Prosecution service hit by ‘fear culture’ MSPs warned

Holyroods justice committee will launch an inquiry into the Crown Office and Procurator Fiscal Service. Picture: Jayne Wright
Holyroods justice committee will launch an inquiry into the Crown Office and Procurator Fiscal Service. Picture: Jayne Wright
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A “culture of fear” has taken grip among parts of Scotland’s independent prosecution service in handling criminal cases, amid concerns over growing political diktat, MSPs have been told.

Domestic abuse complaints and allegations involving racial prejudice are among those where prosecutors may be forced to take cases to trial despite clear shortcomings in the evidence, according to leading lawyers’ bodies.

And even where they have “discretion”, some are reluctant to “put their heads above the parapet” and act.

But a spokesman for the Crown Office last night insisted bosses had confidence in the “skill and dedication” of prosecutors in dealing with cases.

Holyrood’s justice committee will tomorrow launch an inquiry into the Crown Office and Procurator Fiscal Service. It comes after concerns over additional pressures facing the country’s prosecutors in domestic abuse cases and the growing requirements of new legislation passed at Holyrood.

MSPs will hear from lawyers representing bar associations in Scotland’s biggest cities who all voice concerns over the “leeching away” of the discretion. This is a traditional cornerstone of Scots law which allows prosecutors handling individual cases to judge themselves whether it is strong enough to proceed on the basis of evidence.

Stephen Mannifield, president of Edinburgh Bar Association, is among those set to appear before MSPs and the body says that it is now “stated policy” from the Crown Office that in some types of case – predominantly domestic abuse or an alleged aggravation of prejudice – the fiscal depute in court has no discretion as to whether or not to proceed with the case.

“This applies, it is understood, notwithstanding any proper professional views they may have formed based on the evidence available to them,” a submission from association to MSPs states. This has to be a serious concern to the committee and the general public.”

This means a case involving a serious, unprovoked assault with a weapon could be dropped by prosecutors if they correctly judge the evidence is too weak.

In contrast “a single utterance of racially offensive language” with similar shortcomings in the evidence would have to be pursued. Even in cases where fiscals can use their discretion, there is a growing reluctance to do so.

“There seems to be a culture of fear amongst deputes in exercising it,” the submission from lawyers in the capital adds.

“The common practice of employing procurator fiscal deputes on short-term contracts exacerbates this, as they do not want to be seen to ‘put their heads above the parapet.’”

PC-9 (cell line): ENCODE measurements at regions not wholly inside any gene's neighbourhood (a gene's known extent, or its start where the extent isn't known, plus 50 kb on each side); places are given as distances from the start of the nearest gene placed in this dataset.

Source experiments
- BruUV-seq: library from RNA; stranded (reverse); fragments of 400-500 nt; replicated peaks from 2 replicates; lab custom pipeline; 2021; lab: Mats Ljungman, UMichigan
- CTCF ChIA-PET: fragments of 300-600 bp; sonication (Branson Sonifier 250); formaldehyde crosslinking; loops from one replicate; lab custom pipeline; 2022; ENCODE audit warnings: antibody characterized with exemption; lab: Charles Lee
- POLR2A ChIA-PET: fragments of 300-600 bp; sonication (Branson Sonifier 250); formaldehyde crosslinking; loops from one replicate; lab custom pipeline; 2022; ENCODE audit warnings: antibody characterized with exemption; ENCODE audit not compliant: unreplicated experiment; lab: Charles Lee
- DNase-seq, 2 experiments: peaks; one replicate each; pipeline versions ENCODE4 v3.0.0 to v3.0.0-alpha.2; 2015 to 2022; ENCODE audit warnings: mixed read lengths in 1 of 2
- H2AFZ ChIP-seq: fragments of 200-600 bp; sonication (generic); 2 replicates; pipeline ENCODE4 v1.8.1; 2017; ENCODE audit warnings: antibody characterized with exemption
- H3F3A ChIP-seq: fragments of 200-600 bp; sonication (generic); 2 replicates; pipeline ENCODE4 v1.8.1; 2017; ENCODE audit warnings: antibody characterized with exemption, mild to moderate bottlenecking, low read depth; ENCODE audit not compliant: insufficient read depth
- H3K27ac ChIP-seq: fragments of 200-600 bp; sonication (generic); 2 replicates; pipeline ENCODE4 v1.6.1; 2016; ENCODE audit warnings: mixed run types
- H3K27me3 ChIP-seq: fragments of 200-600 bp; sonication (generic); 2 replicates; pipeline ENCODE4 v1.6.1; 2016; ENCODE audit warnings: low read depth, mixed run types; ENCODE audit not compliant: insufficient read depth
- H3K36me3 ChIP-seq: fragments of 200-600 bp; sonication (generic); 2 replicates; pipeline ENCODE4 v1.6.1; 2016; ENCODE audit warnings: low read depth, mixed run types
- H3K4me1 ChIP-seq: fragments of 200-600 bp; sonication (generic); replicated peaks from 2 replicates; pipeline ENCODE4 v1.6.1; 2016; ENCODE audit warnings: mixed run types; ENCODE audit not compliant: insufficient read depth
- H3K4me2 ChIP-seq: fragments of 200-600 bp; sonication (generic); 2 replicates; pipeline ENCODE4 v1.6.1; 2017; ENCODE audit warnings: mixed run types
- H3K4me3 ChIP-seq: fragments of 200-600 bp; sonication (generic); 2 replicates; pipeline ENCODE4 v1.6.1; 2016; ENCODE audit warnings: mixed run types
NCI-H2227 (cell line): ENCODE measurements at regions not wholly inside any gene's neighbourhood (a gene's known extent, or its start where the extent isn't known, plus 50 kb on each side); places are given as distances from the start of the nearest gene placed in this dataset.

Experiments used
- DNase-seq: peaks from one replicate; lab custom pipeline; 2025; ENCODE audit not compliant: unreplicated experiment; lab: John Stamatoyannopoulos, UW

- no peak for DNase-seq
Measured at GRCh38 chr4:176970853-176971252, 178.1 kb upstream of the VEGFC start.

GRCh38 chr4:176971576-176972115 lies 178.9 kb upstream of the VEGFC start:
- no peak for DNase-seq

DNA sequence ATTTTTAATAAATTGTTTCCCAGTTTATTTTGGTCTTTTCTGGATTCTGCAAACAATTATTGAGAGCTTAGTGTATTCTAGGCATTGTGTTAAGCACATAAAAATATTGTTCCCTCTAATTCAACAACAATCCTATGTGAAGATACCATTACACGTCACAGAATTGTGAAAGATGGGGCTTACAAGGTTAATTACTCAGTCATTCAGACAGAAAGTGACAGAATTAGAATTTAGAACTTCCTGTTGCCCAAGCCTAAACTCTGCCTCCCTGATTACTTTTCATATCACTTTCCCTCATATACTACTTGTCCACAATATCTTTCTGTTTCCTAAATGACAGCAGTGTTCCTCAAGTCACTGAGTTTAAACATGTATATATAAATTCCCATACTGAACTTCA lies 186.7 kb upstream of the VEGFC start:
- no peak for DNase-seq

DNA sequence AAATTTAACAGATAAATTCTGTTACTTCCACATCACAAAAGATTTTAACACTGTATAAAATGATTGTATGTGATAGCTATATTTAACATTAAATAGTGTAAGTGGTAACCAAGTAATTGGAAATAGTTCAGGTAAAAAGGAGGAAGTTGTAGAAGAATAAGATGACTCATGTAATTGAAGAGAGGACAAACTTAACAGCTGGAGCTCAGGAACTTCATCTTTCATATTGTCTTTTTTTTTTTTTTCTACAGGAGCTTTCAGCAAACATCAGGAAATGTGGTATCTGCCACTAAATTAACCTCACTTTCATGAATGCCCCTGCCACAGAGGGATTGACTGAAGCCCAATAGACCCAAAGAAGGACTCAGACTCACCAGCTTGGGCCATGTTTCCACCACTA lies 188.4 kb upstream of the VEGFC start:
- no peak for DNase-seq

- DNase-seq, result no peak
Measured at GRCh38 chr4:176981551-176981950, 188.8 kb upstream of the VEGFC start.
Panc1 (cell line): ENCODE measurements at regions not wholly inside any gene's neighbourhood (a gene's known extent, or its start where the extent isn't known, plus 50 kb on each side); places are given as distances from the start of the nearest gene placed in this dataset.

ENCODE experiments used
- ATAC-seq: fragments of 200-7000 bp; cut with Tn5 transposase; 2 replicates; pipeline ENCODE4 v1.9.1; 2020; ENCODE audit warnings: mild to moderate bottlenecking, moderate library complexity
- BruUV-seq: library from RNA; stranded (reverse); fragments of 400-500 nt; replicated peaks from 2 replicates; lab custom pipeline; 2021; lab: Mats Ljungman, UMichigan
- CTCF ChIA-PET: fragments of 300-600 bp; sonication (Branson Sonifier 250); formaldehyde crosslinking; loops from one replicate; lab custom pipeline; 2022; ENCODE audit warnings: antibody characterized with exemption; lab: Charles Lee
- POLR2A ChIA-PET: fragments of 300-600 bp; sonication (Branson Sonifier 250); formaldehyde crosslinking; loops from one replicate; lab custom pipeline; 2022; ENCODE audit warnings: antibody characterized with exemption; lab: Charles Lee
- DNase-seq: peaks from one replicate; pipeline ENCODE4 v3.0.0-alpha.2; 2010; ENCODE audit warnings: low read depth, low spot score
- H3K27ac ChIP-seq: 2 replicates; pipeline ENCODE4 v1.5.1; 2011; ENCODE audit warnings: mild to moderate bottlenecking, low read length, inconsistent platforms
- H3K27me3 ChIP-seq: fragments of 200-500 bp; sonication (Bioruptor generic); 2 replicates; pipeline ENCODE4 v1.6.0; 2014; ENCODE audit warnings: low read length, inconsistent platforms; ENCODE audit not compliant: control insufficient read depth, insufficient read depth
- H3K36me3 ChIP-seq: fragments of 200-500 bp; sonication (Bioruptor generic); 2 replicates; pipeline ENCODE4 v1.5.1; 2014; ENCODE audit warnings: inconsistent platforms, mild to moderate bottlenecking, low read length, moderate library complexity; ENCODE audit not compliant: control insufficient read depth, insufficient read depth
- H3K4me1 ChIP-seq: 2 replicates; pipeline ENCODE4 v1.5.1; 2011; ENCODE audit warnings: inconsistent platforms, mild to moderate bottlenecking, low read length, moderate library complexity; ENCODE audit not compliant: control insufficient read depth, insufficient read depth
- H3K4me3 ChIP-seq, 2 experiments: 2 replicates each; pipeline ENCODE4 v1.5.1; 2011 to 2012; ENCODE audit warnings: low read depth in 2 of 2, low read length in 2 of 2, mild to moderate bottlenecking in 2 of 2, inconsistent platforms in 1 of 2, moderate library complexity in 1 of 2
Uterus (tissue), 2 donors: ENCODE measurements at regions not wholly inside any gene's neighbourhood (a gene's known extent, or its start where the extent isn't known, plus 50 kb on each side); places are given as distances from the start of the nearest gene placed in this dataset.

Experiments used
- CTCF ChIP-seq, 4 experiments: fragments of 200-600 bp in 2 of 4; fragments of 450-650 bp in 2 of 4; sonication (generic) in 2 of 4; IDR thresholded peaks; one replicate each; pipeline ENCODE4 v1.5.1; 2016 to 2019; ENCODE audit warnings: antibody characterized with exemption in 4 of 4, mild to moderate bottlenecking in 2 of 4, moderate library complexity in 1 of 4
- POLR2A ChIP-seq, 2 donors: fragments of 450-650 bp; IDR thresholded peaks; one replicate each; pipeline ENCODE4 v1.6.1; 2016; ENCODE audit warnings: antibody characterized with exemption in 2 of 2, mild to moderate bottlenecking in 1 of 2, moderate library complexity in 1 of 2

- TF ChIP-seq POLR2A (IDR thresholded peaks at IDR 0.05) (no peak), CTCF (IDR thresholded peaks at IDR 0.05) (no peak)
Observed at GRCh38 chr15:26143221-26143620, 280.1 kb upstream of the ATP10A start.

Liam McAllister, president of the Aberdeen Bar Association, will also appear before MSPs. The body says fiscals should be trusted as lawyers to make decisions and “not be bound by government policy or dictated to in terms of apparent universal policy or strategy” in the way they treat particular types of crime. “They should be able to exert their judgment, in deciding what should and shouldn’t be prosecuted, and where they can channel and focus the resources they have, rather than being dictated to by others, far removed from the reality of decision making at the coal-face,” its submission adds.

Instead, it warns that prosecutors are “bound by what are often perceived to be political concepts and policies.”

Glasgow Bar Association president Lindsey McPhie will also give evidence and the body says there is a “perception” recently that fiscals have “significantly less discretion than was previously the case”.

“It is invariably the case that the person best placed to make a decision in respect of what, in the circumstances of a particular case is an acceptable and reasonable plea, is the depute in court,” its submission adds.

The head of the Faculty of Advocates, Gordon Jackson, recently voiced fears that the independence of Scotland’s prosecution service is being “eroded” under pressure from politicians and victims’ families in a letter to Lord Advocate James Wolffe.

A spokesman for the Crown Office last night said it welcomed the Holyrood inquiry into Scotland’s prosecution service as it will be able to set out its “vision and the successful contribution” to the justice system.

“Among the priorities for the Lord Advocate are tackling the harm caused by domestic abuse and hate crime. Procurators fiscal work towards those priorities and their work is essential to the administration of justice,” he added.

“The Lord Advocate has confidence in the professional skill and dedication of COPFS staff to prosecute crime in Scotland.”